Fashioning Affordances: A Critical Approach to Clothing as an Affordance Transforming Technology


Affordances are standardly understood as perceived possibilities for interaction. What is afforded is in turn regarded as dependent on the properties of a body and its environment. Human bodies are nearly ubiquitously clothed, and clothing can change the capabilities of bodies. We argue that when clothing does this, it should be regarded as an affordance transforming technology. Clothing receives passing attention in remarks by Gibson, and some empirical work in ecological psychology uses worn items as experimental manipulations. We argue that the effects of clothing should be a central topic of investigation. We further show how the notion of clothing as an affordance transforming technology allows ecological psychology to accommodate feminist insights about the restrictive or oppressive nature of some gendered clothing norms. We aim to show that if ecological psychology is to be a general framework for thinking about human perception and activity, then it should consider clothing, because of the differences it can make to what is afforded. It should do so critically because the ways that clothing transforms affordances are sometimes discriminating in that what people are expected to wear and what differences that makes aren’t independent of how they’re classified in systems of power and oppression.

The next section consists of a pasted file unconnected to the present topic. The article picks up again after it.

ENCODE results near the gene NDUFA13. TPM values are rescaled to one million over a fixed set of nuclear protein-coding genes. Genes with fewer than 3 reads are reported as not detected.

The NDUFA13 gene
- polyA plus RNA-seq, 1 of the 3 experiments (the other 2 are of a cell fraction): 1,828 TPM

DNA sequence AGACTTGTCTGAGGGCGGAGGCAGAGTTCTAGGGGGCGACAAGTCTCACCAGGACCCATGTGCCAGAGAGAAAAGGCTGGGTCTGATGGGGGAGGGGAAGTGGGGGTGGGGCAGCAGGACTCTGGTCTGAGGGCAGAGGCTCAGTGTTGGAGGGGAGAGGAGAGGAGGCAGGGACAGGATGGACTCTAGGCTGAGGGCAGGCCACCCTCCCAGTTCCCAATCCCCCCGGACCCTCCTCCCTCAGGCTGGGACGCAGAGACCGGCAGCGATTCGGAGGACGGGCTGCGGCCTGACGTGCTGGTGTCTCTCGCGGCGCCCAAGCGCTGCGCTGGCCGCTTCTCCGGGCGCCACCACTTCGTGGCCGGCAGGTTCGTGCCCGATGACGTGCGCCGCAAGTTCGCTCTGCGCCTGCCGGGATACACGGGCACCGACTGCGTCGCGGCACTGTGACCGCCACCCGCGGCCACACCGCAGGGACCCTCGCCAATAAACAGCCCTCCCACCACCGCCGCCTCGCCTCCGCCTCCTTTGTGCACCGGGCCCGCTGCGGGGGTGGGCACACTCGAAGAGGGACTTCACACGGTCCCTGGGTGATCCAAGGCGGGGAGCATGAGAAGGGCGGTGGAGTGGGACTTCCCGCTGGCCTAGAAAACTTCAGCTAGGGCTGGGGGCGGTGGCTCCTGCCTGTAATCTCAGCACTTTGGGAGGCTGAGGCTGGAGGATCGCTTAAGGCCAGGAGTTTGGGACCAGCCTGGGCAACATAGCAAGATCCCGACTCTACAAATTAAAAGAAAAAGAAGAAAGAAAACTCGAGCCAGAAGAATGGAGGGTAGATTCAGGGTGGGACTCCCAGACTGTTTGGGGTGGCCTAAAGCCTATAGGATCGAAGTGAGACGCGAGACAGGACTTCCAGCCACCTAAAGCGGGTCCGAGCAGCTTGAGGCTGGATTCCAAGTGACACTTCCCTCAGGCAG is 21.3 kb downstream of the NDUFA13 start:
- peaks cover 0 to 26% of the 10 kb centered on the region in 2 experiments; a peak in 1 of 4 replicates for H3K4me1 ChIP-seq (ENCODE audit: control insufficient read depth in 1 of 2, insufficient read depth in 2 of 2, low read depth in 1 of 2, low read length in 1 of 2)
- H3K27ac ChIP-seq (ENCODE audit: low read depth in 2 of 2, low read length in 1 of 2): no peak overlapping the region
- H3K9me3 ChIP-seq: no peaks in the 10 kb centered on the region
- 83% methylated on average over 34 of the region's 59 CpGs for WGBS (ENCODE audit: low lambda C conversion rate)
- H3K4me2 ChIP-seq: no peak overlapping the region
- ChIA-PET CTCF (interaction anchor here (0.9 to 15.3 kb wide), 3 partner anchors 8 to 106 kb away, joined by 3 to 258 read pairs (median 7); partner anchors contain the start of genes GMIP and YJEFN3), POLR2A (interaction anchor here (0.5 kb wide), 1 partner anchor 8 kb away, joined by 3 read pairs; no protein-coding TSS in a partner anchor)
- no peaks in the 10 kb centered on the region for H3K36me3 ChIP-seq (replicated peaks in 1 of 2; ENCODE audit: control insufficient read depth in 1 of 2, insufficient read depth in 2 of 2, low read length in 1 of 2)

Author Profiles

David Spurrett
University of KwaZulu-Natal


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